P-318 Nox1 and Duox2 Overexpression: New Insights in TLR4-mediated Susceptibility to Inflammation and Tumorigenesis

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Abstract

Background:

We have previously shown that toll-like receptor (TLR) 4 increases susceptibility to intestinal inflammation and neoplasia, and induces intestinal epithelial cell (IEC) proliferation via activation of different signaling pathways. NADPH oxidase (Nox) 1 and dual oxidase (Duox) 2 can act as downstream targets of TLR4, producing radical oxygen species after lipopolysaccharide (LPS) challenge. We hypothesized that TLR4 signaling differentially regulates Nox1 and Duox2 expression in the intestine under different pathophysiologic conditions.

Methods:

Duodenum, ileum and colon were collected from villin-TLR4 mice, which have constitutive activation of epithelial TLR4, and their wild-type (WT) littermates. Full-thickness samples, spontaneous duodenal adenomas (in villin-TLR4 mice) and isolated IEC were processed for quantitative PCR determinations. Using previously published Gene Expression Omnibus (GEO) datasets from NCBI (http://www.ncbi.nlm.nih.gov/gds), dataset searches containing keywords “inflammatory bowel disease” (IBD), “colon cancer” and “colorectal cancer” were performed. The Affymetrix Expression Console (EC) (build 1.4.1.46) and the Affymetrix Transcriptome Analysis Console 3.0 (TAC) software were used to obtain analysis of variance and false discovery rate P-values for Nox1, Duox2 and TLR4 gene expression probe reads.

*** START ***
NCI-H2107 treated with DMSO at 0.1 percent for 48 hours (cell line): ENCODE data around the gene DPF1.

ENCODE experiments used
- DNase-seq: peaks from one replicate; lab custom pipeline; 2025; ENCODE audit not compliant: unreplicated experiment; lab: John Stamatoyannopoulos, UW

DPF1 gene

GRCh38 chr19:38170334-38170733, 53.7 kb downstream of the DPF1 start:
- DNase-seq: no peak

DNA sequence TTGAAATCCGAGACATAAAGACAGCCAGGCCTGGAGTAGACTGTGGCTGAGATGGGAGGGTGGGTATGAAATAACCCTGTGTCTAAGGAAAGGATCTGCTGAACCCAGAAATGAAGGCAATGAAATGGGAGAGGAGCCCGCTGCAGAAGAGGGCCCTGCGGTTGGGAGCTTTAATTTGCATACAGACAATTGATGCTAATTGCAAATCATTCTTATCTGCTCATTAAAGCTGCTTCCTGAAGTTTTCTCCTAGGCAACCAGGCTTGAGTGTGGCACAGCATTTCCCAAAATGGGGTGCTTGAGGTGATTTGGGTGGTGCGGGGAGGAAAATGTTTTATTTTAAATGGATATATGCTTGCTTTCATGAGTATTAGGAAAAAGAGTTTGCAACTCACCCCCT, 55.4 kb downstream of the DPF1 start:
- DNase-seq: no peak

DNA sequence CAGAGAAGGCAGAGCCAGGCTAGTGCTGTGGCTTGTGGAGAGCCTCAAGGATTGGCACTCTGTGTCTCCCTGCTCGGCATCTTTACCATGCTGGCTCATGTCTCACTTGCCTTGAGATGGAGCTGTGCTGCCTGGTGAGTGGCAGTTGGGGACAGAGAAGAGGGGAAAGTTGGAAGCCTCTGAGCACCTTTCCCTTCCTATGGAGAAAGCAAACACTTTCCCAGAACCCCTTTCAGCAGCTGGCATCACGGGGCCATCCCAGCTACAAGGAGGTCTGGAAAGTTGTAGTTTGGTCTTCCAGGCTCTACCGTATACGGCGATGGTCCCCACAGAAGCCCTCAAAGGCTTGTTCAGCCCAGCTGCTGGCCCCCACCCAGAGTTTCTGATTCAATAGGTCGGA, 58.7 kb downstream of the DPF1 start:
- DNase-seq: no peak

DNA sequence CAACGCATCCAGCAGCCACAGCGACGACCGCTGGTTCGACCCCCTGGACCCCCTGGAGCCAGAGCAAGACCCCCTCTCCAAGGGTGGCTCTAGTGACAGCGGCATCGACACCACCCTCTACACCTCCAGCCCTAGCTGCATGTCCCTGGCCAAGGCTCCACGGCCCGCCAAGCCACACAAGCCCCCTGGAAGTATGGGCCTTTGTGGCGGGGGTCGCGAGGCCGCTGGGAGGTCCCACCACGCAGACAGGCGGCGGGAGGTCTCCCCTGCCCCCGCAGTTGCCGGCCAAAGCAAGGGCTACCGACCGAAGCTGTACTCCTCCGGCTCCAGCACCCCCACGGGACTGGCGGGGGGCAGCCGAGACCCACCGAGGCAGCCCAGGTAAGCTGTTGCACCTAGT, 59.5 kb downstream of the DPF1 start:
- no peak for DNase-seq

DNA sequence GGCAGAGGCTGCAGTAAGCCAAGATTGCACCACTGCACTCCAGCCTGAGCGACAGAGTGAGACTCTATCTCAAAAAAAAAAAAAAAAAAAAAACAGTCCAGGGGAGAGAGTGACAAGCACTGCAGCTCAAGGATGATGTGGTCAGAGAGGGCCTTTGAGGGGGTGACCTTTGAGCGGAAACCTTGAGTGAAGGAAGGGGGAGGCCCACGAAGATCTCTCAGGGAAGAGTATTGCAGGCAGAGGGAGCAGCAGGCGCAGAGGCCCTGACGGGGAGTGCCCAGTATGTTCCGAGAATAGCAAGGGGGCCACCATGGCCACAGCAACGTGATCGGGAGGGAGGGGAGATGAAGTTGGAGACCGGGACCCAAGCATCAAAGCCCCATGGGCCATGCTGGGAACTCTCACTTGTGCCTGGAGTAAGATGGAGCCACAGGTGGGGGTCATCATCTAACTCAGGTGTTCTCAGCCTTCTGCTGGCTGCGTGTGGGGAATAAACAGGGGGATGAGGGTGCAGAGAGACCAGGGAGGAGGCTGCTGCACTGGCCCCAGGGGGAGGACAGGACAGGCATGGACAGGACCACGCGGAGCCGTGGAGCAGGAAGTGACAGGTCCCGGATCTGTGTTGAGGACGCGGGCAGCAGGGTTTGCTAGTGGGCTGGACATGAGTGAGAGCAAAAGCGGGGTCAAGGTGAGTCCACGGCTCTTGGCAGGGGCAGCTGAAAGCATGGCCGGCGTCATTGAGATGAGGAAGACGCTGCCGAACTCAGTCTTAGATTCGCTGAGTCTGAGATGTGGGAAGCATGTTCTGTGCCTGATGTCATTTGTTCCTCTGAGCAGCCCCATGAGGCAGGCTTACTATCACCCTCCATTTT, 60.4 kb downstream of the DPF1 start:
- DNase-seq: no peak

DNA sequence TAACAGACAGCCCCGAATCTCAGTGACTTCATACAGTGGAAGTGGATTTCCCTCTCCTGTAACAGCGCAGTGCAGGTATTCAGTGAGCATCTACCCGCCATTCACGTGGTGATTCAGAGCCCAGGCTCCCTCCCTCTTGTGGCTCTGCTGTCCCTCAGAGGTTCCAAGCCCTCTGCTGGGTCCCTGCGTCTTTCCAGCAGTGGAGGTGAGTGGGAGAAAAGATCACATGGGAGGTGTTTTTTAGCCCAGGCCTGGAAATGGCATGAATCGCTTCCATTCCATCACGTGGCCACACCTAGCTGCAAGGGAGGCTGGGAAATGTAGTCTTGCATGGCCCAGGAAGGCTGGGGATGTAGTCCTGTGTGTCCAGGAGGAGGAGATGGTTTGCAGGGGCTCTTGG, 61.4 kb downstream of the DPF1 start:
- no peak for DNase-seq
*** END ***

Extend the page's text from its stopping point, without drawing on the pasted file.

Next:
Results:

mRNA expression of Nox1 and Duox2 in full-thickness samples gradually increased in a proximal to distal fashion in the different bowel sections of WT mice. Villin-TLR4 mice had Nox1 expression up-regulated by 147-fold in duodenum, and 9-fold in ileum and colon, while Duox2 was overexpressed by 34-fold in duodenum and 5-fold in ileum and colon (as compared to WT mice expression in the same section). In spontaneous adenomas, overexpression of Nox1 and Duox2 transcript levels reached 643- and 150-fold differences when compared to WT duodenum expression (4.5-fold difference for both genes when compared to villin-TLR4 duodenum expression). Most of this Nox1 and Duox2 up-regulation occurred in IEC, as villin-TLR4 IEC displayed Nox1 increases of 589-, 719- and 12-fold, and Duox2 increases of 83-, 6- and 7.6-fold in the different sections, respectively, when compared to WT littermate IEC. Additional computational analysis corroborated our observations in human neoplastic tissue, and extended them to IBD-related conditions. Indeed, in GEO dataset GSE8671, overexpression of TLR4 was accompanied by significant up-regulation of Nox1 and Duox2 in colorectal adenomas when compared to healthy colon. Finally, in GSE10616, up-regulation of TLR4/Duox2 or TLR4/Nox1/Duox2 was observed in ulcerative colitis and Crohn's disease, respectively, as compared to healthy controls.

Conclusions:

Our preliminary data suggest that TLR4 activation and overexpression induce Nox1 and Duox2 mRNA synthesis. These genes, which are up-regulated during inflammation and neoplasia, may be critically involved in bacterial-mediated susceptibility to these disorders in a TLR4-dependent fashion.

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